Using The Right Plumbing ProductsUsing The Right Plumbing Products

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Using The Right Plumbing Products

After years of doing what I could to make my home a cleaner, more functional place, I realized that there might be an issue that I was causing unintentionally. I realized that there were some serious issues with my plumbing products, largely because I wasn't focusing so much on using the proper varieties of plumbing cleaners. I began working harder to do what I could to identify the right types of products, and I found some organic varieties that worked better with my septic system and drain network. Find out how different plumbing issues could be resolved by identifying common problems with your cleaning products.



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The 3 Most Common Places Residential Air Conditioners Leak Water

If you noticed water pooling around the base of your home's air conditioner, then this is a problem you need to investigate. While most HVAC repairs should be made by a licensed air conditioning service, you may be able to save yourself the cost of a service call by doing a bit of troubleshooting yourself.

To find the source of your air conditioner's water leak, first check out each of these three most common places residential air conditioners leak water:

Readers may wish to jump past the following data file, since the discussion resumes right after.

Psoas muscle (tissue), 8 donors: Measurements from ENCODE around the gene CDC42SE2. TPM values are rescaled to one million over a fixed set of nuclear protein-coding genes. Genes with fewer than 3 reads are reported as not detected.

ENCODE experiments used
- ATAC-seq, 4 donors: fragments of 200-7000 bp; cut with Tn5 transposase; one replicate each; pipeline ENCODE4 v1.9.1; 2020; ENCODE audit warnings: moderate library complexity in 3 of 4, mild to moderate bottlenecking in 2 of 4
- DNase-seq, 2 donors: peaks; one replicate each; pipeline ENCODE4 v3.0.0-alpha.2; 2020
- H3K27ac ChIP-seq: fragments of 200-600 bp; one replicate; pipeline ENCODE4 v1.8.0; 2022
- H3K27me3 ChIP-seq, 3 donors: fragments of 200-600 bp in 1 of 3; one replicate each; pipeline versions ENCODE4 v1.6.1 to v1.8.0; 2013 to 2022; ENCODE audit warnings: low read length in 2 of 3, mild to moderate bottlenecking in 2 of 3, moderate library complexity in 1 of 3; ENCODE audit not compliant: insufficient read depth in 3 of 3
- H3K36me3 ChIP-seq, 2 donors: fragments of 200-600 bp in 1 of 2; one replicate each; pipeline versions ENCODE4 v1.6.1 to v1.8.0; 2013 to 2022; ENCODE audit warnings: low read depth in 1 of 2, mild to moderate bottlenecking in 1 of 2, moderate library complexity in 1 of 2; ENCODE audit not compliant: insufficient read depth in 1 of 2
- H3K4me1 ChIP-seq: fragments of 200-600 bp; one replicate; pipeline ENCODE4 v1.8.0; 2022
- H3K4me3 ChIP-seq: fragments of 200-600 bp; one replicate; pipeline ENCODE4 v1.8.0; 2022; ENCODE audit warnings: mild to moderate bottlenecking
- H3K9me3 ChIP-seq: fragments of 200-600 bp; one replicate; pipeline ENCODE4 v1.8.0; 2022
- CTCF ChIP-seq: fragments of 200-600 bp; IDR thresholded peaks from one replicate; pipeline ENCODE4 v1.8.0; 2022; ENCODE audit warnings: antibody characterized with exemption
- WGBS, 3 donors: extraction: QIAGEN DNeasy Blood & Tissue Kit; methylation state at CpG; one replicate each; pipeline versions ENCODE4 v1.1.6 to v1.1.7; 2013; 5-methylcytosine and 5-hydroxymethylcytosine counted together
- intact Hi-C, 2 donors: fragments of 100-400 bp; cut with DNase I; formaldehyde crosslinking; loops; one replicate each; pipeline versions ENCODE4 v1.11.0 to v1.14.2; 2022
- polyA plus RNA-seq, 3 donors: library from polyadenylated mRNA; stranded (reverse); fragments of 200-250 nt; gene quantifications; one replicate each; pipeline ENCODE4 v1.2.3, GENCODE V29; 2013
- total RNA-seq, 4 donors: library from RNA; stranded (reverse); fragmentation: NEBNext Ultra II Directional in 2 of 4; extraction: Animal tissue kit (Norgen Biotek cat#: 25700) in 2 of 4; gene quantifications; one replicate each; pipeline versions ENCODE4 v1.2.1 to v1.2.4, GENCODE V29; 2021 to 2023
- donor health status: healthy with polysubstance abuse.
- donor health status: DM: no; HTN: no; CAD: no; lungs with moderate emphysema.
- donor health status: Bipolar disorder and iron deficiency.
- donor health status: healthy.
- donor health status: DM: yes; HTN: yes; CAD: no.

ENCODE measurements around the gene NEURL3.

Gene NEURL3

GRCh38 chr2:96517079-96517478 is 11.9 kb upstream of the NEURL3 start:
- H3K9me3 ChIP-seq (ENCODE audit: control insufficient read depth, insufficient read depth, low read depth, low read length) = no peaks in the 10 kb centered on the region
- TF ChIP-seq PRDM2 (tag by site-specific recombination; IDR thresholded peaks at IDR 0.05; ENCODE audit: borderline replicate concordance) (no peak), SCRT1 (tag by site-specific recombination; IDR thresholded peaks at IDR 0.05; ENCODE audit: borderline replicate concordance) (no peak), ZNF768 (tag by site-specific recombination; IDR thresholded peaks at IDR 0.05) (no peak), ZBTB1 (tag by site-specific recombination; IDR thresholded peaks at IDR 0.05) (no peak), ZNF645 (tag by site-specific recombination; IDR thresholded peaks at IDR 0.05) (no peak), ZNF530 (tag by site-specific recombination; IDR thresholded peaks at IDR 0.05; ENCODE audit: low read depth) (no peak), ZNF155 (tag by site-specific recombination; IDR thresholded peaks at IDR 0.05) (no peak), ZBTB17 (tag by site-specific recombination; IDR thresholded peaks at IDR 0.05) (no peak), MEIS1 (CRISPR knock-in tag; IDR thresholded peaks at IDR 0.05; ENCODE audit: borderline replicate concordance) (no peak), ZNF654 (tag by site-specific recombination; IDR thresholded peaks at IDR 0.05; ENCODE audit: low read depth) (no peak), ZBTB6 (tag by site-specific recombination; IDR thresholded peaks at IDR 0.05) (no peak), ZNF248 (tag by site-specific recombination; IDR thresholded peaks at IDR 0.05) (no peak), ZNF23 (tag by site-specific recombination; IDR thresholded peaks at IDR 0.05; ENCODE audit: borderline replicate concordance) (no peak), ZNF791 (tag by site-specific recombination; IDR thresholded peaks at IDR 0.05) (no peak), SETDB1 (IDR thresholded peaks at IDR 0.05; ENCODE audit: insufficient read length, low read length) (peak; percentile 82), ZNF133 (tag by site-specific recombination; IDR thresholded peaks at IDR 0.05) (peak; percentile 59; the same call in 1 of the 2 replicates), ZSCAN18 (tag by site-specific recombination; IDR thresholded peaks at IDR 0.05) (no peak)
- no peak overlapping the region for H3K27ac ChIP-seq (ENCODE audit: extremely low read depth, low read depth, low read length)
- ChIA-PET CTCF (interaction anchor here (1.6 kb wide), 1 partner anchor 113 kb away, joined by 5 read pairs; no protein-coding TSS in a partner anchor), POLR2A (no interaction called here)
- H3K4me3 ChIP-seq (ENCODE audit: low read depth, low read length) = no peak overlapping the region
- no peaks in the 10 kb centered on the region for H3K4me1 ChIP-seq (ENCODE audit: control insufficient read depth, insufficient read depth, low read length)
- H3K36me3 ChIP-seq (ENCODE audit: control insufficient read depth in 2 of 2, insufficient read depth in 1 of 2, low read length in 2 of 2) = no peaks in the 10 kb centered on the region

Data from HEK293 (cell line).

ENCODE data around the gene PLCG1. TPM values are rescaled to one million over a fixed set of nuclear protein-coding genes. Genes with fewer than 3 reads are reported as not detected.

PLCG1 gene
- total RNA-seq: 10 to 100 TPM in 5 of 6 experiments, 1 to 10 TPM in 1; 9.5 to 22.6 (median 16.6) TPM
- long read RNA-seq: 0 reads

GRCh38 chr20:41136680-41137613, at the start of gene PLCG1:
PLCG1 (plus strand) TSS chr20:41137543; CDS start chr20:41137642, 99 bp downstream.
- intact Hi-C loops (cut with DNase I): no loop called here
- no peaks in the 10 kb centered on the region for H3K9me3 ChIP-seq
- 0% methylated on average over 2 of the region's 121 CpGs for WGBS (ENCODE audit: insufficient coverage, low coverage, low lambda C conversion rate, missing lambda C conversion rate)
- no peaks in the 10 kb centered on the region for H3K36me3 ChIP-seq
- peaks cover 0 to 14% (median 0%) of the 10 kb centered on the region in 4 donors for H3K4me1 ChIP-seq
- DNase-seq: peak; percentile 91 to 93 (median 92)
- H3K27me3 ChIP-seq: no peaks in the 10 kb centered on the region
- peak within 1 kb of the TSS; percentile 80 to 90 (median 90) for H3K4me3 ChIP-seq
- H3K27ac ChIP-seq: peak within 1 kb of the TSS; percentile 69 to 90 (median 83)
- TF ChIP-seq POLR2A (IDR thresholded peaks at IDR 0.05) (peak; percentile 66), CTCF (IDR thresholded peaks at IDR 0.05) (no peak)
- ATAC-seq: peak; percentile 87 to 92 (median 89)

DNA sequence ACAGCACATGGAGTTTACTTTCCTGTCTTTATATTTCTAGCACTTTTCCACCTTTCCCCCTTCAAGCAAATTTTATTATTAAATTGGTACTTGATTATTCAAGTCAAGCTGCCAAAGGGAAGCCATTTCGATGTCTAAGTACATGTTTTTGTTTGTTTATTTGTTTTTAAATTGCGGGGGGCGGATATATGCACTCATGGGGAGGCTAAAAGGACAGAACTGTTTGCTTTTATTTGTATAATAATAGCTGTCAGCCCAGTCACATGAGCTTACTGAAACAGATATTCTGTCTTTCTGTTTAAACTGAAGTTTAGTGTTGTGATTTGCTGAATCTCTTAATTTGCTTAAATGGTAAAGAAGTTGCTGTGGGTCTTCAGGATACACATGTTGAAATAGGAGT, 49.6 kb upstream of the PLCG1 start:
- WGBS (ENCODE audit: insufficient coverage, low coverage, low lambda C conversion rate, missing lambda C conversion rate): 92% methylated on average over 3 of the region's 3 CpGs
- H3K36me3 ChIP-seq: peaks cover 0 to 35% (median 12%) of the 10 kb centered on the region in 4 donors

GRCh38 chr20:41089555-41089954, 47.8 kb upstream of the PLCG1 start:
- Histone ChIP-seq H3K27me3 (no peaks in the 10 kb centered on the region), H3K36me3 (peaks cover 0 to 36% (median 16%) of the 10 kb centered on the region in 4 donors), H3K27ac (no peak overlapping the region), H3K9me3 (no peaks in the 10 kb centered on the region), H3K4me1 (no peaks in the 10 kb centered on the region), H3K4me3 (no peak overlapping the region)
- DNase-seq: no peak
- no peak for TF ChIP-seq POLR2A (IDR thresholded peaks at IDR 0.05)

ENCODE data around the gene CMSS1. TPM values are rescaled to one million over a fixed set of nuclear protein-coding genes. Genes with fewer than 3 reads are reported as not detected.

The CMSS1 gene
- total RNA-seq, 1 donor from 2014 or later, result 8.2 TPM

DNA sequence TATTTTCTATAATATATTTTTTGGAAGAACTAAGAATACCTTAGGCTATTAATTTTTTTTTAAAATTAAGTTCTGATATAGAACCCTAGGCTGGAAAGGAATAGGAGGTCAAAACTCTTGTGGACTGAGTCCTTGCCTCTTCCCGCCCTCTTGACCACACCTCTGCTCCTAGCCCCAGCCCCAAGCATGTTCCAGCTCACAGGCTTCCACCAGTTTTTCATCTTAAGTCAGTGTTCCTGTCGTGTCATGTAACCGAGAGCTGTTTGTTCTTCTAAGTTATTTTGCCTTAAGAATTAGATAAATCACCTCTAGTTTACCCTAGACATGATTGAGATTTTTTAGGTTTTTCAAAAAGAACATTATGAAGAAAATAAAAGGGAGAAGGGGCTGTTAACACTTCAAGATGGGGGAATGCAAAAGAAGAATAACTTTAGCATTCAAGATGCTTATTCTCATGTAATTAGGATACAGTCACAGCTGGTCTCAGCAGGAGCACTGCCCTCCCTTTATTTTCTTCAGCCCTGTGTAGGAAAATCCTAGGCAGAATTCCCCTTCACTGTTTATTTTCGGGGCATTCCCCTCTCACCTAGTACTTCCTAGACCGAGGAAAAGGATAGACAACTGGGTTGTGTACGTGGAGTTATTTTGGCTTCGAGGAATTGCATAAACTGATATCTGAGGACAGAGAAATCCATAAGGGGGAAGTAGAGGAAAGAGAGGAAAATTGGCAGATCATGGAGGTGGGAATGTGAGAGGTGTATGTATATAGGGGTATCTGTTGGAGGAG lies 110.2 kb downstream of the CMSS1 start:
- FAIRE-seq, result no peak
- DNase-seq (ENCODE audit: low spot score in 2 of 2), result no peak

1. the evaporator coil
  2. the drain line
  3. the drain pan

Here's a bit more information on each of these parts:

Leak Location #1: The Evaporator Coil

Your home's air conditioner cools down outdoor air by passing it over evaporator coils filled with a coolant called freon. As the air is cooled, the freon absorbs its heat.

Any water molecules found in the cooling air condensate on the coils, and when things are working as designed, the accumulating water is discharged to the drain pan via the drain line.

If the air conditioner runs too long or the evaporator coils get too cold, the coils can freeze on the outside and later drip water where it doesn't belong. For this reason, checking for ice is always a good first step when your air conditioner is dripping water anywhere other than in its drain pan.

If the evaporator coils' refrigerant filter is clogged, this will prevent them from properly cooling air. Also, if they become too dirty or damaged, this can also cause your air conditioner to malfunction and drip water where it shouldn't be.

Leak Location #2: The Drain Line

If you look in your air conditioner and don't see any ice, then it's possible the drain line has become either disconnected or clogged. When one of these things happens, the condensate from the coils leaks out without hitting the drain pan. 

If you find a disconnected drain line, then simply reconnecting it will solve the problem. If you see the line is clogged with minerals, you can remove it, flush it with vinegar, and reconnect it, and this will stop the leaking problem.

Leak Location #3: The Drain Pan

Finally, water condensate should collect in the drain pan under your air conditioning unit. During the heat of the day, the water will quickly evaporate. However, if the drain pan has rusted through or become damaged, then this can also cause water leaks. So, it is important to take a good look at the drain pan as well before you call in an air conditioning service for assistance.